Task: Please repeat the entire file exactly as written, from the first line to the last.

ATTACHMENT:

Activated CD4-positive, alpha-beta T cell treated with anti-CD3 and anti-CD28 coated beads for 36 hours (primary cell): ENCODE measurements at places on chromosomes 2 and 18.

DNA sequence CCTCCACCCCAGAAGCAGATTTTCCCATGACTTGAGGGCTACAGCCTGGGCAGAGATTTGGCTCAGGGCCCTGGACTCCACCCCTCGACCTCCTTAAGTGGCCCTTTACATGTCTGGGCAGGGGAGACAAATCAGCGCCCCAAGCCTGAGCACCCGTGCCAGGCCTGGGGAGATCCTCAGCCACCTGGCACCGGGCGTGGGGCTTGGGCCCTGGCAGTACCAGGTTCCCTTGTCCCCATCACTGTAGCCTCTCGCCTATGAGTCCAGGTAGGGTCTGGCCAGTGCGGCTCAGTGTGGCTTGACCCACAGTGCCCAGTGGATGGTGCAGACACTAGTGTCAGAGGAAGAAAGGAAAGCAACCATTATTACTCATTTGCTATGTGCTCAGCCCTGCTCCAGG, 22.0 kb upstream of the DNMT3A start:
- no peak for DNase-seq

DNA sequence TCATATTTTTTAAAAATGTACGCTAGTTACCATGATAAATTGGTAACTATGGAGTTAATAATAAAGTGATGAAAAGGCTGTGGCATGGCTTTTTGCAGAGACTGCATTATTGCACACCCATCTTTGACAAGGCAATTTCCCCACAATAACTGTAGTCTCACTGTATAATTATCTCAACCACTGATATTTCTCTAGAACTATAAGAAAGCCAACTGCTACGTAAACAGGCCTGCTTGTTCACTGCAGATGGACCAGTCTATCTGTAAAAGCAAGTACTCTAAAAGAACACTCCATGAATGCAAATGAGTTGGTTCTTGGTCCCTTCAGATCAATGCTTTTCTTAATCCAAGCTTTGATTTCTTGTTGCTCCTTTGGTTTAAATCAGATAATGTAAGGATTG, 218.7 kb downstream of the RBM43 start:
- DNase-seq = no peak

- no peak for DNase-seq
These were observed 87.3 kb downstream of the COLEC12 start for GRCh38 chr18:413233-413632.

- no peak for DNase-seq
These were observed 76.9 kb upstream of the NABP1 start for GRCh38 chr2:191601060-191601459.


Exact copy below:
Activated CD4-positive, alpha-beta T cell treated with anti-CD3 and anti-CD28 coated beads for 36 hours (primary cell): ENCODE measurements at places on chromosomes 2 and 18.

DNA sequence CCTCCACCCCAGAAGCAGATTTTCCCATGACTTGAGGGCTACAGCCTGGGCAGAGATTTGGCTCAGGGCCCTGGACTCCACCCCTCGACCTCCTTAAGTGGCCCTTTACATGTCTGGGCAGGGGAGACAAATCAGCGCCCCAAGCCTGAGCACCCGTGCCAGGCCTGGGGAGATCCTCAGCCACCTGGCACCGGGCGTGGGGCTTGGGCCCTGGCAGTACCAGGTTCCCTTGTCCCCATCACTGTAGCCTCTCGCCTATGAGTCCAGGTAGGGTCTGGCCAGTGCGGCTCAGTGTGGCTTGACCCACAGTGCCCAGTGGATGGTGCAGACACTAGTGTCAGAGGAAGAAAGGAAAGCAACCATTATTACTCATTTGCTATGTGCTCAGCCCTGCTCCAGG, 22.0 kb upstream of the DNMT3A start:
- no peak for DNase-seq

DNA sequence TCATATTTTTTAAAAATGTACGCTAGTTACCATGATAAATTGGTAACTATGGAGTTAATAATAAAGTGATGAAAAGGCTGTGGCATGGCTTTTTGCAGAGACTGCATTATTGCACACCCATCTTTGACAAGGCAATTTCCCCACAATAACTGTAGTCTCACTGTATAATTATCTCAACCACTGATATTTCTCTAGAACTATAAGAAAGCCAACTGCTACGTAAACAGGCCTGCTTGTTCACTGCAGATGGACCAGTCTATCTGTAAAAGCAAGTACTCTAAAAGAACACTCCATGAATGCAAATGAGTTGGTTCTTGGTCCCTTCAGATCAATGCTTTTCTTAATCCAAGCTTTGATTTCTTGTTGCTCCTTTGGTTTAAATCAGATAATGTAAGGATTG, 218.7 kb downstream of the RBM43 start:
- DNase-seq = no peak

- no peak for DNase-seq
These were observed 87.3 kb downstream of the COLEC12 start for GRCh38 chr18:413233-413632.

- no peak for DNase-seq
These were observed 76.9 kb upstream of the NABP1 start for GRCh38 chr2:191601060-191601459.